The Relevance of Anarchy, Again

I’ve read through Bruce’s and Pete’s responses to my comments — I admit I was trying to be provocative when I wrote them — and I agree with everything both of them had to say. But, here’s what I was getting at when I made those comments, and I think my points remain valid.

Bruce notes that if we contract out for prison services under a state-run legal system, (1) the effect is likely to be a less-libertarian legal system, and (2) that because those private firms are paid with tax dollars, the force of government ultimately stands behind those private contractors. In anarchy, goods and services are supplied only in response to the demands of private individuals. I completely agree with everything Bruce said.

So, what is the relevance of anarchy? Pete and Bruce hold it up as an ideal end point, and at that point all prison services would be provided by private firms, but if the government runs the legal system we may be better off with prison services provided by government rather than private firms. So in this example what things would be like at the ultimate destination of anarchy is not the relevant factor determining whether we want prison services provided by private firms; it’s whether the legal system is private or run by government. Whether Bruce wants to call himself an anarchist is pretty much irrelevant to his opinion on this particular policy matter, and if this example generalizes, when looking at ways to limit the scope of government, we should be looking at the marginal effects (will this change increase or decrease liberty) regardless of what things might look like in anarchy.

I knew when I wrote it that Pete wouldn’t like my associating his views on anarchy with Reagan Republicanism, so, sorry for that cheap shot Pete! But, I was responding to your comment that your recommended path to anarchy “would have involved shrinking government…” and this is what sounds like Reagan Republicanism. But, I realize you were talking about a missed opportunity more than a century ago. You clarified in your latest

post that you don’t have in mind, and weren’t trying to suggest, any politically feasible path to anarchy for the present United States, even though you would like to see it.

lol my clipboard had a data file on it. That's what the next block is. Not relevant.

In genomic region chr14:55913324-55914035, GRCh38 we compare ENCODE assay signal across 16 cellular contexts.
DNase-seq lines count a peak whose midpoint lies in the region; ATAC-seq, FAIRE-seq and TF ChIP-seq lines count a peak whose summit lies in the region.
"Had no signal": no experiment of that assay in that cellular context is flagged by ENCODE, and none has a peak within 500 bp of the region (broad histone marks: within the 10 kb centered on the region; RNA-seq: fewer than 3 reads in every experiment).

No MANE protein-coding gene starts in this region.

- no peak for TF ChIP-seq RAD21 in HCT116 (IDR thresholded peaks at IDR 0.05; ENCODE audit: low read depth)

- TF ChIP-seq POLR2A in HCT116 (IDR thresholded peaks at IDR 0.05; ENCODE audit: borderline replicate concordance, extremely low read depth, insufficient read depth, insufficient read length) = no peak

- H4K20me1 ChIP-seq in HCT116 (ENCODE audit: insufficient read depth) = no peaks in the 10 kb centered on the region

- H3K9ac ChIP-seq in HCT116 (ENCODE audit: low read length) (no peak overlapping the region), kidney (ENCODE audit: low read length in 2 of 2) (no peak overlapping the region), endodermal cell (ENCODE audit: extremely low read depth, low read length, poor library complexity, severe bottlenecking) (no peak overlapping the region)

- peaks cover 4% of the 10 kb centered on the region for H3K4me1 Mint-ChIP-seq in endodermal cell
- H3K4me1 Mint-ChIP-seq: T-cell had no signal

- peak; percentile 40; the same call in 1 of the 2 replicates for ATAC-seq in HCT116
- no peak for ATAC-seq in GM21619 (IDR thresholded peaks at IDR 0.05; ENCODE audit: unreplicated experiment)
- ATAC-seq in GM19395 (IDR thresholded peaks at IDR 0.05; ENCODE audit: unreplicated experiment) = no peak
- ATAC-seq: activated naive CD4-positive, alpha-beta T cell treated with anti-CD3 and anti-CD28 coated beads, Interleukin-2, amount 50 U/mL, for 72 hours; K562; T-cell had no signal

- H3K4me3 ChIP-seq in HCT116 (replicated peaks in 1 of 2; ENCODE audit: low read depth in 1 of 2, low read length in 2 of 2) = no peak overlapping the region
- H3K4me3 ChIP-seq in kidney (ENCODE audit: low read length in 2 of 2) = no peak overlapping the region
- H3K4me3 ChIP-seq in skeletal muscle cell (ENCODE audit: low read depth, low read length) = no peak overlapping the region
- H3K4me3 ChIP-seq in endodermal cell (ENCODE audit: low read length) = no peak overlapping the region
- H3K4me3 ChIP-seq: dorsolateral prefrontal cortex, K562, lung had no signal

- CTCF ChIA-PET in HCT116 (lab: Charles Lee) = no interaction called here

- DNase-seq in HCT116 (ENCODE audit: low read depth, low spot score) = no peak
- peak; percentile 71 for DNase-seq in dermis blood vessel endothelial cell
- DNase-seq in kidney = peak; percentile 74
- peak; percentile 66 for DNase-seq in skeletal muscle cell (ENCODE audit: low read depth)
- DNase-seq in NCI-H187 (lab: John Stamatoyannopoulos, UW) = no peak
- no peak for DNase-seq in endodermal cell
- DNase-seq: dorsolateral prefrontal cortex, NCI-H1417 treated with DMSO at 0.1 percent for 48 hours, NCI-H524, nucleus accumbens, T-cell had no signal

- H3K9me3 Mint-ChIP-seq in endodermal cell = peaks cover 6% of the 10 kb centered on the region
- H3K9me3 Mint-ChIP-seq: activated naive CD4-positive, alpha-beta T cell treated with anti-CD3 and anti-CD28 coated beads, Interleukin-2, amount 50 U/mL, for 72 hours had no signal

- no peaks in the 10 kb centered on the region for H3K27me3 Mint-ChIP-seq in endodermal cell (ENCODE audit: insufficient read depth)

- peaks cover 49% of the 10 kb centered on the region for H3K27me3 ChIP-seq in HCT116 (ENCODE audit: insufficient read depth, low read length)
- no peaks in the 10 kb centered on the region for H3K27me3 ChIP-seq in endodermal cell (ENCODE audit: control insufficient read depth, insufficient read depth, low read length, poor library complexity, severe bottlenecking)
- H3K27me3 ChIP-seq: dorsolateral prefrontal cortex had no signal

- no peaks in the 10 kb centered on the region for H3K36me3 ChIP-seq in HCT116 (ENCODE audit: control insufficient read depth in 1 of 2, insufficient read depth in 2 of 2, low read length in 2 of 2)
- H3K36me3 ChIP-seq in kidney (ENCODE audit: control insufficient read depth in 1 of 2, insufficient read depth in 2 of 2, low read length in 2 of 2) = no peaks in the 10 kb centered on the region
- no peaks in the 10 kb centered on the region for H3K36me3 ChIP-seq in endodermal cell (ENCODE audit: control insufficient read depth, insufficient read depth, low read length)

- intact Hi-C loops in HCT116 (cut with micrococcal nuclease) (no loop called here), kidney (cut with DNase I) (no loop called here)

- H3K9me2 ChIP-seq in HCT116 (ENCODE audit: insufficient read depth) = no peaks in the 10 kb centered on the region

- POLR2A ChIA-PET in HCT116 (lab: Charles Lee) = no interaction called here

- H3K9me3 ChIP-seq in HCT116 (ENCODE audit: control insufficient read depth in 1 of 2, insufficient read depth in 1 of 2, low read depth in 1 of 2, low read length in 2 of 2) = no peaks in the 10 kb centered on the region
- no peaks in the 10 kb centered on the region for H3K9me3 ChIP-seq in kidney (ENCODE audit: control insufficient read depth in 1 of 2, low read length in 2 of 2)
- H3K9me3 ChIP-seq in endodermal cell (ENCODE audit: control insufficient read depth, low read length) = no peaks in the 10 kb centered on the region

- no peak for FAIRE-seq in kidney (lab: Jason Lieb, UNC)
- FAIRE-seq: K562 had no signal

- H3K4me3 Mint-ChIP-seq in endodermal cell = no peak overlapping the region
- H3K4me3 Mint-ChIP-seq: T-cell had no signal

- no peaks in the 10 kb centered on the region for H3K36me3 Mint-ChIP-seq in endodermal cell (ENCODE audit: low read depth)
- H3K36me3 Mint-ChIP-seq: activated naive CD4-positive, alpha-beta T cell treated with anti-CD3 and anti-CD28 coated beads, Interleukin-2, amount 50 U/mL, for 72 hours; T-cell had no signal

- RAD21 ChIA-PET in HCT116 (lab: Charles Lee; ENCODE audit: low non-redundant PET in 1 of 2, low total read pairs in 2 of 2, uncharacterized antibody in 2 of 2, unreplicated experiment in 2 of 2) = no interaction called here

What I was looking for was any relevance of this discussion on anarchy to the prospects for a libertarian anarchy in the United States today, and in all this discussion, I don’t see it. But perhaps I shouldn’t be expecting it either, because that wasn’t what Pete’s opening essay was discussing. I do see the relevance directly to the present state of affairs in Somalia, and by extension, to our government’s attempts to support governments in other poorer areas with histories of bad government. And Pete, I think the points you made about “self-governance working better than you think” are good ones, and valuable lessons for economists in general.

I agreed to join this conversation before I saw your opening essay, Pete, and as I said at the start of my first comment, I agreed with everything you said. So, I could have just said that, and all my participation would have been over in a sentence! Instead, I pushed a line of questioning that essentially was asking, what’s the relevance of this research on anarchy for prosperous societies like the United States? From a policy perspective, I still don’t see that it has much relevance but, as I’ve said previously, I do think it is valuable because it knocks the legs out from under the market failure argument that we need government to perform those functions the market can’t do. Going back to your title, self-governance does work better than you think, and that idea is not well-recognized by most people inside or outside of academia. So, despite my carping on some minor points, I am delighted to see you pushing the idea.